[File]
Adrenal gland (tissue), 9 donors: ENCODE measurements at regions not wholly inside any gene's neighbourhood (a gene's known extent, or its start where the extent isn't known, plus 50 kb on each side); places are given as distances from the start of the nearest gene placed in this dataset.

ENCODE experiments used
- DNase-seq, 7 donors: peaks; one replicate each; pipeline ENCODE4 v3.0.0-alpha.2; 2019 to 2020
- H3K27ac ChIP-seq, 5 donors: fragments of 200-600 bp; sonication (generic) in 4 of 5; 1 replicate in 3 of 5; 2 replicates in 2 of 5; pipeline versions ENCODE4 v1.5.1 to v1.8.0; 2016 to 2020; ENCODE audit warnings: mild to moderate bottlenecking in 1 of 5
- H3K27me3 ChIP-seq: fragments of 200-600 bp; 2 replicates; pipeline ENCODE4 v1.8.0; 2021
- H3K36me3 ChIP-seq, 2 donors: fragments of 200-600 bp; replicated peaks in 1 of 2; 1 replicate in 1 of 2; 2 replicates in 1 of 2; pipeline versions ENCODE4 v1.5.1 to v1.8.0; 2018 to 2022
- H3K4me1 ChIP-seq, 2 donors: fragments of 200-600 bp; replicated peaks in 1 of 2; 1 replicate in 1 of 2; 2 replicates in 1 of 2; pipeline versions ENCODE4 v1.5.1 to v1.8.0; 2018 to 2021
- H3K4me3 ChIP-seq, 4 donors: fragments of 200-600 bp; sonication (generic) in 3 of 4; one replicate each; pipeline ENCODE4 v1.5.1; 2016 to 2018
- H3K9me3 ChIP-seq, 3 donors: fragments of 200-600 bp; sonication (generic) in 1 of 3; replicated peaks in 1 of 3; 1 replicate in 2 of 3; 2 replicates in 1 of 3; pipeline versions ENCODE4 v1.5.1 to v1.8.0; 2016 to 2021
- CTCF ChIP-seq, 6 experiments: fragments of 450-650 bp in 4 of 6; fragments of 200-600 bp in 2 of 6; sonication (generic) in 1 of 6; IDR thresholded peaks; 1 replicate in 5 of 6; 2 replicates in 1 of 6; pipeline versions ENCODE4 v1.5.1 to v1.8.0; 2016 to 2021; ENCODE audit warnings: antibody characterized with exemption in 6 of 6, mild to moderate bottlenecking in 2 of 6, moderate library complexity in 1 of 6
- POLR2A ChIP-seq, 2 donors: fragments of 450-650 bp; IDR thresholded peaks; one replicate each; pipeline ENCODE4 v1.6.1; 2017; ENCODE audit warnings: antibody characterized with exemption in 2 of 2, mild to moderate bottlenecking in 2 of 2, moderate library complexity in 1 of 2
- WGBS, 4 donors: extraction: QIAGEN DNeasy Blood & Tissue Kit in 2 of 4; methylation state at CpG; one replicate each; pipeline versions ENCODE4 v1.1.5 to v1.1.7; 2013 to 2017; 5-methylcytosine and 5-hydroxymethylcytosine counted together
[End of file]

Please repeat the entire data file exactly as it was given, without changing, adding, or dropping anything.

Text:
Adrenal gland (tissue), 9 donors: ENCODE measurements at regions not wholly inside any gene's neighbourhood (a gene's known extent, or its start where the extent isn't known, plus 50 kb on each side); places are given as distances from the start of the nearest gene placed in this dataset.

ENCODE experiments used
- DNase-seq, 7 donors: peaks; one replicate each; pipeline ENCODE4 v3.0.0-alpha.2; 2019 to 2020
- H3K27ac ChIP-seq, 5 donors: fragments of 200-600 bp; sonication (generic) in 4 of 5; 1 replicate in 3 of 5; 2 replicates in 2 of 5; pipeline versions ENCODE4 v1.5.1 to v1.8.0; 2016 to 2020; ENCODE audit warnings: mild to moderate bottlenecking in 1 of 5
- H3K27me3 ChIP-seq: fragments of 200-600 bp; 2 replicates; pipeline ENCODE4 v1.8.0; 2021
- H3K36me3 ChIP-seq, 2 donors: fragments of 200-600 bp; replicated peaks in 1 of 2; 1 replicate in 1 of 2; 2 replicates in 1 of 2; pipeline versions ENCODE4 v1.5.1 to v1.8.0; 2018 to 2022
- H3K4me1 ChIP-seq, 2 donors: fragments of 200-600 bp; replicated peaks in 1 of 2; 1 replicate in 1 of 2; 2 replicates in 1 of 2; pipeline versions ENCODE4 v1.5.1 to v1.8.0; 2018 to 2021
- H3K4me3 ChIP-seq, 4 donors: fragments of 200-600 bp; sonication (generic) in 3 of 4; one replicate each; pipeline ENCODE4 v1.5.1; 2016 to 2018
- H3K9me3 ChIP-seq, 3 donors: fragments of 200-600 bp; sonication (generic) in 1 of 3; replicated peaks in 1 of 3; 1 replicate in 2 of 3; 2 replicates in 1 of 3; pipeline versions ENCODE4 v1.5.1 to v1.8.0; 2016 to 2021
- CTCF ChIP-seq, 6 experiments: fragments of 450-650 bp in 4 of 6; fragments of 200-600 bp in 2 of 6; sonication (generic) in 1 of 6; IDR thresholded peaks; 1 replicate in 5 of 6; 2 replicates in 1 of 6; pipeline versions ENCODE4 v1.5.1 to v1.8.0; 2016 to 2021; ENCODE audit warnings: antibody characterized with exemption in 6 of 6, mild to moderate bottlenecking in 2 of 6, moderate library complexity in 1 of 6
- POLR2A ChIP-seq, 2 donors: fragments of 450-650 bp; IDR thresholded peaks; one replicate each; pipeline ENCODE4 v1.6.1; 2017; ENCODE audit warnings: antibody characterized with exemption in 2 of 2, mild to moderate bottlenecking in 2 of 2, moderate library complexity in 1 of 2
- WGBS, 4 donors: extraction: QIAGEN DNeasy Blood & Tissue Kit in 2 of 4; methylation state at CpG; one replicate each; pipeline versions ENCODE4 v1.1.5 to v1.1.7; 2013 to 2017; 5-methylcytosine and 5-hydroxymethylcytosine counted together